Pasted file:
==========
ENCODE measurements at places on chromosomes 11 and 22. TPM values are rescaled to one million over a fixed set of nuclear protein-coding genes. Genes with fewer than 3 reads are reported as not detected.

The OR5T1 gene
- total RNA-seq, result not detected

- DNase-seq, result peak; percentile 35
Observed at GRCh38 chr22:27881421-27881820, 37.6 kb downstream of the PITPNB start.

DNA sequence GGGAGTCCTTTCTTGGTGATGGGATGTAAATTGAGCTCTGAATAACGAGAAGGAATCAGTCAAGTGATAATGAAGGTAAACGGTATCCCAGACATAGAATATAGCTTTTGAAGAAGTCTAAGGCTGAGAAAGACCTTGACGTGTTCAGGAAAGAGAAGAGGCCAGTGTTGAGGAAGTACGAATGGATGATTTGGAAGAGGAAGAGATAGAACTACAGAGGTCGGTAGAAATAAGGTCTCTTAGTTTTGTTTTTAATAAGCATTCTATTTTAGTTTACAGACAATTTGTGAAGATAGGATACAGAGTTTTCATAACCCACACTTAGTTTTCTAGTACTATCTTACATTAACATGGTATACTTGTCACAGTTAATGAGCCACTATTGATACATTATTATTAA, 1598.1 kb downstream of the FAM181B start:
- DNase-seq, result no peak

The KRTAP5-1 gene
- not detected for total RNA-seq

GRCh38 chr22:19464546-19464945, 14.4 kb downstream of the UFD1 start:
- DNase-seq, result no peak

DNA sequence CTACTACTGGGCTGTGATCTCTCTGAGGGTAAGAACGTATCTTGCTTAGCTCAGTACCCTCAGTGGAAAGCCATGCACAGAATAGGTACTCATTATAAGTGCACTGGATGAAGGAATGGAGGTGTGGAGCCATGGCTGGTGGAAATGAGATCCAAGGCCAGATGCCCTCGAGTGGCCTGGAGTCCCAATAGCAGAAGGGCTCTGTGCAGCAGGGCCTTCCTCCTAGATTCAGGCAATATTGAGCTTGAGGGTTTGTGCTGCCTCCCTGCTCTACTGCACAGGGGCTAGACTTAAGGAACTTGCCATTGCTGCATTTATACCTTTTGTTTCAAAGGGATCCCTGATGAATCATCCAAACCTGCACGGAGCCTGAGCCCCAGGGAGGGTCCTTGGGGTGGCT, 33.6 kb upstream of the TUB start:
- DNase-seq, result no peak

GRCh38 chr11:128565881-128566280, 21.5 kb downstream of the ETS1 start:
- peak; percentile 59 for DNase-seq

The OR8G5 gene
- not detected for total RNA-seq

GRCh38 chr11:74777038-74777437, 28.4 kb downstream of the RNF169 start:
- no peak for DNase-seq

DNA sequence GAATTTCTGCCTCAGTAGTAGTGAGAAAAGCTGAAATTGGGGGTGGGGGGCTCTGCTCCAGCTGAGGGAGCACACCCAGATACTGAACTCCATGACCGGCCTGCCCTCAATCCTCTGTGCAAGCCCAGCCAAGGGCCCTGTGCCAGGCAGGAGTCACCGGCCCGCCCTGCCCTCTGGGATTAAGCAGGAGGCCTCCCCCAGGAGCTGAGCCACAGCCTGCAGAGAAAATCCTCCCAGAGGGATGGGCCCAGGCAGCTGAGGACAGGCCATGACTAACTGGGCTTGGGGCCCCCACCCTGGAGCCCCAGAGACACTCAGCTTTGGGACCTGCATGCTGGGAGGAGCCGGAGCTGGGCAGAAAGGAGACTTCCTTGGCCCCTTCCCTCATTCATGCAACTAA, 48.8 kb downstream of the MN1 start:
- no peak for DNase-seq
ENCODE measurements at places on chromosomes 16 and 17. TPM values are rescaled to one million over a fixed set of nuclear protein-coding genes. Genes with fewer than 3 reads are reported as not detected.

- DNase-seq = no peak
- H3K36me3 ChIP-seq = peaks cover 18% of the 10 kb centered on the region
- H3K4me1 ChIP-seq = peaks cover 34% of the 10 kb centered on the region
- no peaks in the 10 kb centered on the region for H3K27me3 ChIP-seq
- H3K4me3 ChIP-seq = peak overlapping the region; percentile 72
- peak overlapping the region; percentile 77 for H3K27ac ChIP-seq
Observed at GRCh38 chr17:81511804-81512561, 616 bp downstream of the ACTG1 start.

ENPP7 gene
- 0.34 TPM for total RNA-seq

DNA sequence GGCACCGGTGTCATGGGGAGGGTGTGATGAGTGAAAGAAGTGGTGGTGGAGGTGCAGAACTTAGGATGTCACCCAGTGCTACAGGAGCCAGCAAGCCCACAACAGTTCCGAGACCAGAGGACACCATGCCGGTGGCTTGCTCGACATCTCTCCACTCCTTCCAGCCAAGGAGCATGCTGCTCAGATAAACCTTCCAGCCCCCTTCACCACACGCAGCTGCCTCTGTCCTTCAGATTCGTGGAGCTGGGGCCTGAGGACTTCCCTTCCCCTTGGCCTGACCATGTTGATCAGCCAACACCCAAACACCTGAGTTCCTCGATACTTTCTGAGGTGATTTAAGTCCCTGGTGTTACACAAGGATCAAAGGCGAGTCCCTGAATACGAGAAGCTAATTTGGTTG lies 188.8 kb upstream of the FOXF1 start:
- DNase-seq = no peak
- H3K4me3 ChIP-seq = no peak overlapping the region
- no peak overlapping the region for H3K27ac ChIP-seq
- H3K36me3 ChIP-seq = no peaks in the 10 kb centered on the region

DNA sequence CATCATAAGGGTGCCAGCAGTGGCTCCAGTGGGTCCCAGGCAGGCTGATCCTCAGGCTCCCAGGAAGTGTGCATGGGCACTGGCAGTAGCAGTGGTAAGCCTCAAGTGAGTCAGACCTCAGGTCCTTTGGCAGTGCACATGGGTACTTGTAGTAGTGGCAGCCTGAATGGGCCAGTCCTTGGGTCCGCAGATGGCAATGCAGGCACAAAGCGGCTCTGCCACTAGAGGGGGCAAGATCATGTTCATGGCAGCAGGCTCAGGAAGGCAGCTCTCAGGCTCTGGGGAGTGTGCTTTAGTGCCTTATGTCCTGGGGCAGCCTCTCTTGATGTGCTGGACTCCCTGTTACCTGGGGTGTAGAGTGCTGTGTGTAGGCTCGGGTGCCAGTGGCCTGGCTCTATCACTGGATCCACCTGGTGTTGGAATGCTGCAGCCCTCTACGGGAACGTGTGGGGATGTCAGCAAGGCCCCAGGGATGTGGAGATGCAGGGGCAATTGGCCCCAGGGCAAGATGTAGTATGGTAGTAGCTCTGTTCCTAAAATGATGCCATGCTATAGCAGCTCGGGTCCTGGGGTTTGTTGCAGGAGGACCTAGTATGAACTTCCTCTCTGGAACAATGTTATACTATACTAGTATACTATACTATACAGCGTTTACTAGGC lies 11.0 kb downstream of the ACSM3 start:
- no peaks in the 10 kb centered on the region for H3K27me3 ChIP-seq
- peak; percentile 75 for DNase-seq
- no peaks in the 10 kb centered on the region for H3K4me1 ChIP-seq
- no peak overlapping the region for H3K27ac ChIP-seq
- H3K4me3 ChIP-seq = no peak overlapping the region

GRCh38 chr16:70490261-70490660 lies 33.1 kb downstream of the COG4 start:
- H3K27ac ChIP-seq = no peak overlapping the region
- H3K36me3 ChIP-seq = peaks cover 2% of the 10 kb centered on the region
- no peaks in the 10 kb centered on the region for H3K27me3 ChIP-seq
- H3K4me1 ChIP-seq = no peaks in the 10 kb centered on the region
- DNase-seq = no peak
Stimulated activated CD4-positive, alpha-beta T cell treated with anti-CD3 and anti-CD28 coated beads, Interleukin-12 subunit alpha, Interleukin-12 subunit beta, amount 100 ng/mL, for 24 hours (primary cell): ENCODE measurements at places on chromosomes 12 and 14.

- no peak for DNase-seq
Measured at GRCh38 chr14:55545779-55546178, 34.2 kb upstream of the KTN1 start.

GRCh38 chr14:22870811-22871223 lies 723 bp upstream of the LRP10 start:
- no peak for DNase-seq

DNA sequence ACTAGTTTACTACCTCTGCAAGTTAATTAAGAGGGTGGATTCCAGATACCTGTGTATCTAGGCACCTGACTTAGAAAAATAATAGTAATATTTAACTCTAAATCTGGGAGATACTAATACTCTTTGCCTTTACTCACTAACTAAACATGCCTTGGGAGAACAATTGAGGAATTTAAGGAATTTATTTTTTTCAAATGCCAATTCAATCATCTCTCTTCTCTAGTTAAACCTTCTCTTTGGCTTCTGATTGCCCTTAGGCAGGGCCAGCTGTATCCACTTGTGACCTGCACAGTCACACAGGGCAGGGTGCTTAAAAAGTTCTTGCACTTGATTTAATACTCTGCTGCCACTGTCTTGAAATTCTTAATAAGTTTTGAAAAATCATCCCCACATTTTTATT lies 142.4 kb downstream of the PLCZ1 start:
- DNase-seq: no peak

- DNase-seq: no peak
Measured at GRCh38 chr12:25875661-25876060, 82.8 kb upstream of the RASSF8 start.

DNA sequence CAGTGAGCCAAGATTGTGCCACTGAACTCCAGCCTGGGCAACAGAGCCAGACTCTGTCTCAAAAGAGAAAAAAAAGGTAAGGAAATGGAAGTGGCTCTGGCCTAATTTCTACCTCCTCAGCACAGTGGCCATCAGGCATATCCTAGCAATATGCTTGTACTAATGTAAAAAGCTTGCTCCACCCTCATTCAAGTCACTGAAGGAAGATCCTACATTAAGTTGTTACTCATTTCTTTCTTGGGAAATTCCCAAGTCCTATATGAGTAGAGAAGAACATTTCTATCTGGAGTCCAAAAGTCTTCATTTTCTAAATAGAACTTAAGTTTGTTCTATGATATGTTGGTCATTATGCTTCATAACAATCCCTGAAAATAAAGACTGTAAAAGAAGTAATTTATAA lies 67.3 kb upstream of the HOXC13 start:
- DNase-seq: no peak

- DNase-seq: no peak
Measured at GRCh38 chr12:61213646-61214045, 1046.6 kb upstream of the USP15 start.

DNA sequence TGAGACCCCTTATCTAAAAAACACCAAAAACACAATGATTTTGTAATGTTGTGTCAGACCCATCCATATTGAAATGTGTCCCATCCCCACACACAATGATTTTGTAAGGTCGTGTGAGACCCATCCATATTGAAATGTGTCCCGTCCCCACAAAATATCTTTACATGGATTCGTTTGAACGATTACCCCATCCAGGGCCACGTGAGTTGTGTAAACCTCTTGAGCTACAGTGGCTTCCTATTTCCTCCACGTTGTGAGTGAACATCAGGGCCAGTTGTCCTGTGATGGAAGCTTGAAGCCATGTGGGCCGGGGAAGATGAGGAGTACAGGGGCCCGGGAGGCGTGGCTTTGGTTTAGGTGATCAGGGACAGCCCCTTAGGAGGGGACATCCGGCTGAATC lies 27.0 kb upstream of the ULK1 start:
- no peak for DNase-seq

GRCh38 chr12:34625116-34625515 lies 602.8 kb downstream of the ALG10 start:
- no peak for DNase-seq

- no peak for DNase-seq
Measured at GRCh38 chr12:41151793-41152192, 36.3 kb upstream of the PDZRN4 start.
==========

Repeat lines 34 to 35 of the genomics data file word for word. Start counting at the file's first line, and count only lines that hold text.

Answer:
- H3K4me3 ChIP-seq = no peak overlapping the region
- no peak overlapping the region for H3K27ac ChIP-seq